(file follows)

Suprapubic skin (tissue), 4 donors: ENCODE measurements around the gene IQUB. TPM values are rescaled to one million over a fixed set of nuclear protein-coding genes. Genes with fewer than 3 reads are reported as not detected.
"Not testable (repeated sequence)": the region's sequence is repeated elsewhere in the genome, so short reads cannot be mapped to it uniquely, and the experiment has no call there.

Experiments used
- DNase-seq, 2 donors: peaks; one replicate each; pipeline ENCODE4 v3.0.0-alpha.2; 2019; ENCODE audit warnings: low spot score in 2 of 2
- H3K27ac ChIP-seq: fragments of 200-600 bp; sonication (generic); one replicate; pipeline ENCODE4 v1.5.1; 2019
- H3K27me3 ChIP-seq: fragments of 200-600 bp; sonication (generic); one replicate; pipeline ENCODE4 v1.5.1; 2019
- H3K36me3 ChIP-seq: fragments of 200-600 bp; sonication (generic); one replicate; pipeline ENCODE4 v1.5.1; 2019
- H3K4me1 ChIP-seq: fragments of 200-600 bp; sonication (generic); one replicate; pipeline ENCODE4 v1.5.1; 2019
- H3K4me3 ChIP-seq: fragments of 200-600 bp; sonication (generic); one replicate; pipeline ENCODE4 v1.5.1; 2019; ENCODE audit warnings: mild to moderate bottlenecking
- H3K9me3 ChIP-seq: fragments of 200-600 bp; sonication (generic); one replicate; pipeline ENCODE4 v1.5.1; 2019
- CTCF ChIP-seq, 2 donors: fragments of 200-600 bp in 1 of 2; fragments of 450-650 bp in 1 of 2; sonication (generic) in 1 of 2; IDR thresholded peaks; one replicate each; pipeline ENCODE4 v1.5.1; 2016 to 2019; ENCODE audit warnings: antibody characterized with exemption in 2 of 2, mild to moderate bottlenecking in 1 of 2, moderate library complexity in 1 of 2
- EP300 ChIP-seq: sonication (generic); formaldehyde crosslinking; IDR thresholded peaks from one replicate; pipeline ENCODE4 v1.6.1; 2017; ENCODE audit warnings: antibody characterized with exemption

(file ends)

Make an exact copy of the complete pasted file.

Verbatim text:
Suprapubic skin (tissue), 4 donors: ENCODE measurements around the gene IQUB. TPM values are rescaled to one million over a fixed set of nuclear protein-coding genes. Genes with fewer than 3 reads are reported as not detected.
"Not testable (repeated sequence)": the region's sequence is repeated elsewhere in the genome, so short reads cannot be mapped to it uniquely, and the experiment has no call there.

Experiments used
- DNase-seq, 2 donors: peaks; one replicate each; pipeline ENCODE4 v3.0.0-alpha.2; 2019; ENCODE audit warnings: low spot score in 2 of 2
- H3K27ac ChIP-seq: fragments of 200-600 bp; sonication (generic); one replicate; pipeline ENCODE4 v1.5.1; 2019
- H3K27me3 ChIP-seq: fragments of 200-600 bp; sonication (generic); one replicate; pipeline ENCODE4 v1.5.1; 2019
- H3K36me3 ChIP-seq: fragments of 200-600 bp; sonication (generic); one replicate; pipeline ENCODE4 v1.5.1; 2019
- H3K4me1 ChIP-seq: fragments of 200-600 bp; sonication (generic); one replicate; pipeline ENCODE4 v1.5.1; 2019
- H3K4me3 ChIP-seq: fragments of 200-600 bp; sonication (generic); one replicate; pipeline ENCODE4 v1.5.1; 2019; ENCODE audit warnings: mild to moderate bottlenecking
- H3K9me3 ChIP-seq: fragments of 200-600 bp; sonication (generic); one replicate; pipeline ENCODE4 v1.5.1; 2019
- CTCF ChIP-seq, 2 donors: fragments of 200-600 bp in 1 of 2; fragments of 450-650 bp in 1 of 2; sonication (generic) in 1 of 2; IDR thresholded peaks; one replicate each; pipeline ENCODE4 v1.5.1; 2016 to 2019; ENCODE audit warnings: antibody characterized with exemption in 2 of 2, mild to moderate bottlenecking in 1 of 2, moderate library complexity in 1 of 2
- EP300 ChIP-seq: sonication (generic); formaldehyde crosslinking; IDR thresholded peaks from one replicate; pipeline ENCODE4 v1.6.1; 2017; ENCODE audit warnings: antibody characterized with exemption